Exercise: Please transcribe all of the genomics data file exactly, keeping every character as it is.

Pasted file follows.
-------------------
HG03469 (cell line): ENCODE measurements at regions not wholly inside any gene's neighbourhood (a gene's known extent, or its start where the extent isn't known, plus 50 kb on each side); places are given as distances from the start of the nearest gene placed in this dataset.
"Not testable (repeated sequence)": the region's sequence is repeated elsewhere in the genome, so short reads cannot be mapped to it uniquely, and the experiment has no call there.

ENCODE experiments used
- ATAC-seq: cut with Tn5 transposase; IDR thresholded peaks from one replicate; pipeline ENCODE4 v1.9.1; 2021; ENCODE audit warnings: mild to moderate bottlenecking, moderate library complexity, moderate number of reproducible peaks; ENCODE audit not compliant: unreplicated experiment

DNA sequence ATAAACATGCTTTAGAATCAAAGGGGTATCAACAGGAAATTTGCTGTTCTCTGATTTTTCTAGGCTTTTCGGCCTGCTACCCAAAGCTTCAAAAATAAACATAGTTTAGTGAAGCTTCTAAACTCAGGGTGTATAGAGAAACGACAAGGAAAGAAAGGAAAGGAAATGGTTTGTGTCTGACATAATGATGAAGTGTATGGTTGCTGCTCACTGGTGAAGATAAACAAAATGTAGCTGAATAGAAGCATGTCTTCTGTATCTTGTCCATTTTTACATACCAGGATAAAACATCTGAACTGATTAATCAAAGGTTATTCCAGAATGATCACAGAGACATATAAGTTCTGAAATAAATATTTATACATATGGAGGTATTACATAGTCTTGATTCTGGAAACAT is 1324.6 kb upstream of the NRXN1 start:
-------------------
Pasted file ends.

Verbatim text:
HG03469 (cell line): ENCODE measurements at regions not wholly inside any gene's neighbourhood (a gene's known extent, or its start where the extent isn't known, plus 50 kb on each side); places are given as distances from the start of the nearest gene placed in this dataset.
"Not testable (repeated sequence)": the region's sequence is repeated elsewhere in the genome, so short reads cannot be mapped to it uniquely, and the experiment has no call there.

ENCODE experiments used
- ATAC-seq: cut with Tn5 transposase; IDR thresholded peaks from one replicate; pipeline ENCODE4 v1.9.1; 2021; ENCODE audit warnings: mild to moderate bottlenecking, moderate library complexity, moderate number of reproducible peaks; ENCODE audit not compliant: unreplicated experiment

DNA sequence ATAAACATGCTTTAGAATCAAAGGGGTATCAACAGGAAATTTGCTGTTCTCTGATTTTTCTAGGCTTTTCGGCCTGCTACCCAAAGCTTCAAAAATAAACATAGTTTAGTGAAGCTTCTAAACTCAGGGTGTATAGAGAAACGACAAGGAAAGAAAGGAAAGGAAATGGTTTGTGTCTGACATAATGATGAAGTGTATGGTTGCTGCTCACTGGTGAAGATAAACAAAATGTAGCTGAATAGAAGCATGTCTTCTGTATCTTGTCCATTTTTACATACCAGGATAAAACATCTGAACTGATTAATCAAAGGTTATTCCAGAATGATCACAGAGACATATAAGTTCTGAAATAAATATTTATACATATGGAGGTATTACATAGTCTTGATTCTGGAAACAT is 1324.6 kb upstream of the NRXN1 start: